Popular Mechanics, America’s classic science and engineering magazine, has officially endorsed lawlessness with a new do-it-yourself article explaining to rioters how they can use science to take down “problematic monuments” they’ve decided they “no longer like.”
“Should you happen to find yourself near a statue that you decide you no longer like, we asked scientists for the best, safest ways to bring it to the ground without anyone getting hurt—except, of course, for the inanimate racist who’s been dead for a century anyway,” wrote author James Stout in the article titled How to Topple a Statue Using Science.
“The force required to pull down a statue isn’t as great as you think,” Stout explains. “To break the statue from its base, split into two teams on either side and work in a back-and-forth motion. Most statues are attached to the base by 2 to 3 feet of rebar, so you’ll actually be breaking it at the bronze above the rebar—not the rebar itself.”
But it’s not just physics one can harness in their quest to destroy public or private property, Stout goes on: “Maybe you’re operating with an even smaller team—or toppling the statue all by yourself. In that case, your best bet is melting the damn thing. So let’s make a thermite reaction.”
“The formula is very simple. It’s 3:1 by mass of rust and aluminum powder,” Stout writes, quoting San Diego State University chemistry professor Chris Harrison. “You mix those together and use a piece of magnesium to use as a high temperature fuse. And if you don’t have one, you could use a sparkler.”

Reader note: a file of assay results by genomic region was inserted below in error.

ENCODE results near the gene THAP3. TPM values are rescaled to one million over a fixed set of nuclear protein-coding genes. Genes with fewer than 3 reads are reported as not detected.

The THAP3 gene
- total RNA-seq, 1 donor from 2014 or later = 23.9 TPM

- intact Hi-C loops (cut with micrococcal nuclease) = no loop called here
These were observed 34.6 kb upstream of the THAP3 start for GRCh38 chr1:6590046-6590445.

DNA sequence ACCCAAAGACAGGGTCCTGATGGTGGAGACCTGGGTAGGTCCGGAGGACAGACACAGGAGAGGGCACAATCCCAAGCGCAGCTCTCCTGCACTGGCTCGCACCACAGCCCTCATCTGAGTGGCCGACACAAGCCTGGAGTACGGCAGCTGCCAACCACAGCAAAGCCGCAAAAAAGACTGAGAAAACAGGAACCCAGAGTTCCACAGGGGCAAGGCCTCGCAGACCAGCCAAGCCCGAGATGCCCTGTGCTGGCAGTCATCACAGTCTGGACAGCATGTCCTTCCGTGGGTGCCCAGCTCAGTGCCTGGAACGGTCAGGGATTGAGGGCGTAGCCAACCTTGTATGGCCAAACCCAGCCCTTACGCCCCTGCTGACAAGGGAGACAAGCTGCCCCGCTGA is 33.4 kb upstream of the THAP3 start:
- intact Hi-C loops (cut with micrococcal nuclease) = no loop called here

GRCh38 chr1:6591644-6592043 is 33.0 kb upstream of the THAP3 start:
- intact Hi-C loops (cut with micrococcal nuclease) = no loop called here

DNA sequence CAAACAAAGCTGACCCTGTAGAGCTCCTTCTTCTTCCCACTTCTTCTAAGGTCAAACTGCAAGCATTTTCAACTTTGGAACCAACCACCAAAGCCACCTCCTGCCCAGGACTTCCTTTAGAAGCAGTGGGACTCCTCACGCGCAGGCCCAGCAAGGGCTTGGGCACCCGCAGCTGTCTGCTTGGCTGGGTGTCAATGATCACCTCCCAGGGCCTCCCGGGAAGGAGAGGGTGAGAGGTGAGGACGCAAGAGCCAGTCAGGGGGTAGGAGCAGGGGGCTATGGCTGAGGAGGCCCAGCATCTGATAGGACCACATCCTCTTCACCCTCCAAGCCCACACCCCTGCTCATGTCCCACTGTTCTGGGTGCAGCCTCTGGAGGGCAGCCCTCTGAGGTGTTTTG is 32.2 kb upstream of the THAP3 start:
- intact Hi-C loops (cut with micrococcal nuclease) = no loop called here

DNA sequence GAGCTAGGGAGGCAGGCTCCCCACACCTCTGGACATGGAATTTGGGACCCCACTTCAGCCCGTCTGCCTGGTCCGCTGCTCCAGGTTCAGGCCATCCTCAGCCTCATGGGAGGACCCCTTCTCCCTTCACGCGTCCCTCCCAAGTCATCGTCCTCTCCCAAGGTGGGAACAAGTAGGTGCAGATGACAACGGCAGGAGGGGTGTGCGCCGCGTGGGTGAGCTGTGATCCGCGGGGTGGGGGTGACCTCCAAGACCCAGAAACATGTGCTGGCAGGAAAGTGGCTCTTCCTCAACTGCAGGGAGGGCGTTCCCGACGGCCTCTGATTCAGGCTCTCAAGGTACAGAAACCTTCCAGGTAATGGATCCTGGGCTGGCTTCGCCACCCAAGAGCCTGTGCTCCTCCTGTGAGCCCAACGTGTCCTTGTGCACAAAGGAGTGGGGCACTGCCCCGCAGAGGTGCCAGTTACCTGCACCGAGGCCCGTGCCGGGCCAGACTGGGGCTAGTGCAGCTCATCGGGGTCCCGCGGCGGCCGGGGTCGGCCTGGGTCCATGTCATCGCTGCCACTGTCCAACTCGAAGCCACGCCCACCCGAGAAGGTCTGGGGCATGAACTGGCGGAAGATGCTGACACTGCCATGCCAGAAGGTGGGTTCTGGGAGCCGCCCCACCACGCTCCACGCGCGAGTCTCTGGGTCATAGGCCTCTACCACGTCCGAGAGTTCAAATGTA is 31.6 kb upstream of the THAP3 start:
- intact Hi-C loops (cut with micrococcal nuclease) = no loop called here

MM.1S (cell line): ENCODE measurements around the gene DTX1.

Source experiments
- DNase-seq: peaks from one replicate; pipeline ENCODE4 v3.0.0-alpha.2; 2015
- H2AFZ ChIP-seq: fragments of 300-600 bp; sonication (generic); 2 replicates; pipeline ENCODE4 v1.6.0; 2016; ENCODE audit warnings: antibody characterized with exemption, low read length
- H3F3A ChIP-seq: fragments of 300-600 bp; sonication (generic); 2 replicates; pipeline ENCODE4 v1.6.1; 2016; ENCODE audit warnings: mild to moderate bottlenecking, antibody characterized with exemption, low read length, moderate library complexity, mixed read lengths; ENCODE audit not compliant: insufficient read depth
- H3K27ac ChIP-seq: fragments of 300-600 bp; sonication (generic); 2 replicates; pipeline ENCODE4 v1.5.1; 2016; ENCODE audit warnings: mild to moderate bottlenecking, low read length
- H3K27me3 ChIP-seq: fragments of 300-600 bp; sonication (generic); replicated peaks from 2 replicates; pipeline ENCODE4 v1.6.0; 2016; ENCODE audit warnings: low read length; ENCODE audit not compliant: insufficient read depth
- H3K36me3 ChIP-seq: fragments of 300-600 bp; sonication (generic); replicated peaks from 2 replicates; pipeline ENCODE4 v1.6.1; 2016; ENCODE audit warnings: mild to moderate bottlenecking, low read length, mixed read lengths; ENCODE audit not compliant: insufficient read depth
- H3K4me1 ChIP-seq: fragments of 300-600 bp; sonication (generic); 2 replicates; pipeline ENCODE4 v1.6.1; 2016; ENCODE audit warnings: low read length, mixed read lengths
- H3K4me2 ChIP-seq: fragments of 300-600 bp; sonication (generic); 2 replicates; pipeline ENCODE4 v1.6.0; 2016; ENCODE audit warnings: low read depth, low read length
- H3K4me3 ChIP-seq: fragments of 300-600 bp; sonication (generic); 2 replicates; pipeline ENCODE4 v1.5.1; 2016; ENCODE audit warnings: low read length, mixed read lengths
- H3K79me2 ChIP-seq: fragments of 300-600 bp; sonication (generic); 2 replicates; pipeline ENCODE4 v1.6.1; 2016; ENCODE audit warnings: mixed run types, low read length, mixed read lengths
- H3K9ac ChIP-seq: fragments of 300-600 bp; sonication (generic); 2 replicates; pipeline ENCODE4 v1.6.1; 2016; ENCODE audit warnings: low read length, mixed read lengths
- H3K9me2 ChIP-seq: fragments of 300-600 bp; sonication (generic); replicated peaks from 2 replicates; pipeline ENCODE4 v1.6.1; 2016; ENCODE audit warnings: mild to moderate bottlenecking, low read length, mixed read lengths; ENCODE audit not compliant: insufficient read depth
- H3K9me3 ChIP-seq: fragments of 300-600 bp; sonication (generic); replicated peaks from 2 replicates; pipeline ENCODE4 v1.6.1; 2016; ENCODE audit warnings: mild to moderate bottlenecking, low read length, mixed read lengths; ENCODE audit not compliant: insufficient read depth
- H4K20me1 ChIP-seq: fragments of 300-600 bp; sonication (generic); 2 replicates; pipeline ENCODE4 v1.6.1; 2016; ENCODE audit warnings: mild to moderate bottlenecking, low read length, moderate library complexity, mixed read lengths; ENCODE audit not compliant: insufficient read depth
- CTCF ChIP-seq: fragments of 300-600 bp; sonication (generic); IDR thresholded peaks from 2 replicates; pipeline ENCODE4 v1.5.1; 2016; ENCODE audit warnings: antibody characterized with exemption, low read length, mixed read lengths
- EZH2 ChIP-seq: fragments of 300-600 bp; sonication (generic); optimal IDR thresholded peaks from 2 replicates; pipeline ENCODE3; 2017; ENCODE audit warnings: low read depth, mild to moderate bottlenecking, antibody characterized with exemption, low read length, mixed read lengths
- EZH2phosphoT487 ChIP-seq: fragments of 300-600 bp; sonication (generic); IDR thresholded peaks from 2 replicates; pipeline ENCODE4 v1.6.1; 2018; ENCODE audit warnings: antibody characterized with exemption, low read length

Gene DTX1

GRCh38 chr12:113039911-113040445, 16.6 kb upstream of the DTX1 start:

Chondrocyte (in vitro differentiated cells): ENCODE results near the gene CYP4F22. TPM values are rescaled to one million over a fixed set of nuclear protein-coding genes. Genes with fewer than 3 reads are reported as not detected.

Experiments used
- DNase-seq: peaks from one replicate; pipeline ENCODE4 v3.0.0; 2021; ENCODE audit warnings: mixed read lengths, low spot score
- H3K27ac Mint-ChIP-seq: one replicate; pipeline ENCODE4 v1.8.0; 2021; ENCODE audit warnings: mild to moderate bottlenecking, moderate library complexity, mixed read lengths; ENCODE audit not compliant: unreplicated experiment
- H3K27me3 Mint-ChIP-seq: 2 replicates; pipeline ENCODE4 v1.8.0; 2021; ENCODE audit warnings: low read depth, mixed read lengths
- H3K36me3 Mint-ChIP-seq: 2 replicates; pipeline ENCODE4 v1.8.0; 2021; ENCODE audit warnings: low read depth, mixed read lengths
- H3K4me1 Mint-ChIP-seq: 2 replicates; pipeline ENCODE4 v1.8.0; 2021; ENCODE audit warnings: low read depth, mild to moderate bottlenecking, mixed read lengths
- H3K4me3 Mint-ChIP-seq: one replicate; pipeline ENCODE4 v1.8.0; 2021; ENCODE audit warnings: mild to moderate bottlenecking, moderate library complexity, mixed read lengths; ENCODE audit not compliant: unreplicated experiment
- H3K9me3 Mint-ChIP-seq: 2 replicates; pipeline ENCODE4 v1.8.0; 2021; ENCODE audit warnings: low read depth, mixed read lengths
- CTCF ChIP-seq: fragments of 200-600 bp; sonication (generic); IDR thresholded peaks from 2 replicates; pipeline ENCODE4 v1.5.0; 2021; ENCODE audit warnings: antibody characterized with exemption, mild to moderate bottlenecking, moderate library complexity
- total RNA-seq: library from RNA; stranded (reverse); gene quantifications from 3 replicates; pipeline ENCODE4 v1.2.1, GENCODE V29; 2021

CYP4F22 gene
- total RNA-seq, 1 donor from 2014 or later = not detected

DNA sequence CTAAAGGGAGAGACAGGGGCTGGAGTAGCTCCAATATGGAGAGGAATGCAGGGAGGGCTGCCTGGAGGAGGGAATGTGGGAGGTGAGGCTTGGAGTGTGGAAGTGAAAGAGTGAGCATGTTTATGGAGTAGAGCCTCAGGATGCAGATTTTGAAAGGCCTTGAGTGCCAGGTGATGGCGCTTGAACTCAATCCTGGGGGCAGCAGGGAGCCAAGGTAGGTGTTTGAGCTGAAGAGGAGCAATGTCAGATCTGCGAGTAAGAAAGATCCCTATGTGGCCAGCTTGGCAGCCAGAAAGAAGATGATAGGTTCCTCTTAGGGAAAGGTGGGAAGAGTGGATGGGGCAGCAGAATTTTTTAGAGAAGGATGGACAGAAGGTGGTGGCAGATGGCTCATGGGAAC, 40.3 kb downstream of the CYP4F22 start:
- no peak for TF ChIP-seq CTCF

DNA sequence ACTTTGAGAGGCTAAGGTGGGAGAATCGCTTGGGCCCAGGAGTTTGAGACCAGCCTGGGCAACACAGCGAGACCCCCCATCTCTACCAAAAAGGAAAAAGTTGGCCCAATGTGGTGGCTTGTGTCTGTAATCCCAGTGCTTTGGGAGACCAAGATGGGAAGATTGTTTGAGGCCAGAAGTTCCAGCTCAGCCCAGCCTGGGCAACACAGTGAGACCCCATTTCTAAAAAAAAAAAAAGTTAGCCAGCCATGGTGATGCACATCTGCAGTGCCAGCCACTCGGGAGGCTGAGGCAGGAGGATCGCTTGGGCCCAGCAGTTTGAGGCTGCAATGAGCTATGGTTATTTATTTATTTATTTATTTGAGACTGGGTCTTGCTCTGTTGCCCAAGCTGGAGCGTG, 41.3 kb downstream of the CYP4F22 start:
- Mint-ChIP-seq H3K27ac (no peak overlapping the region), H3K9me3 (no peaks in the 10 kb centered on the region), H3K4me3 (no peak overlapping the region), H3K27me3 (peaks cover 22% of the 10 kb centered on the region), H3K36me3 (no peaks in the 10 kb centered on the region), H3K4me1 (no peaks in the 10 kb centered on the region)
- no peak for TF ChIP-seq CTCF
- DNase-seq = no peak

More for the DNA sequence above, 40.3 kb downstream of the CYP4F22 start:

The article, which has been edited several times since its first posting last week, formerly taught readers to use liquid nitrogen to help shatter the base of statues, giving the following potentially dangerous advice:
Or you could combine the two, says Harrison. “If the liquid nitrogen is above the height of the thermite, you’ll have some very cold metal, right next to some metal getting very hot,” he says. “This should induce a lot of thermal strain, likely causing the metal to crack in that region.”
Just keep that hole way above your thermite, or you’ll be spraying incredibly hot molten metal into the air.
And here’s a fun bonus: The liquid nitrogen will quickly turn to a gas and come shooting out of that hole you drilled, says Harrison, which will almost certainly cause a high-pitched squeal. “One could imagine it sounding something like the sound a confederate general would make if their feet were on fire.”
The article is illustrated with several images of statues suffering such fates, including a decapitated Christopher Columbus statue in Boston, protestors in England throwing a statue of Edward Colston into a river earlier this month, and U.S. troops destroying a statue of Saddam Hussein in Iraq in 2003.
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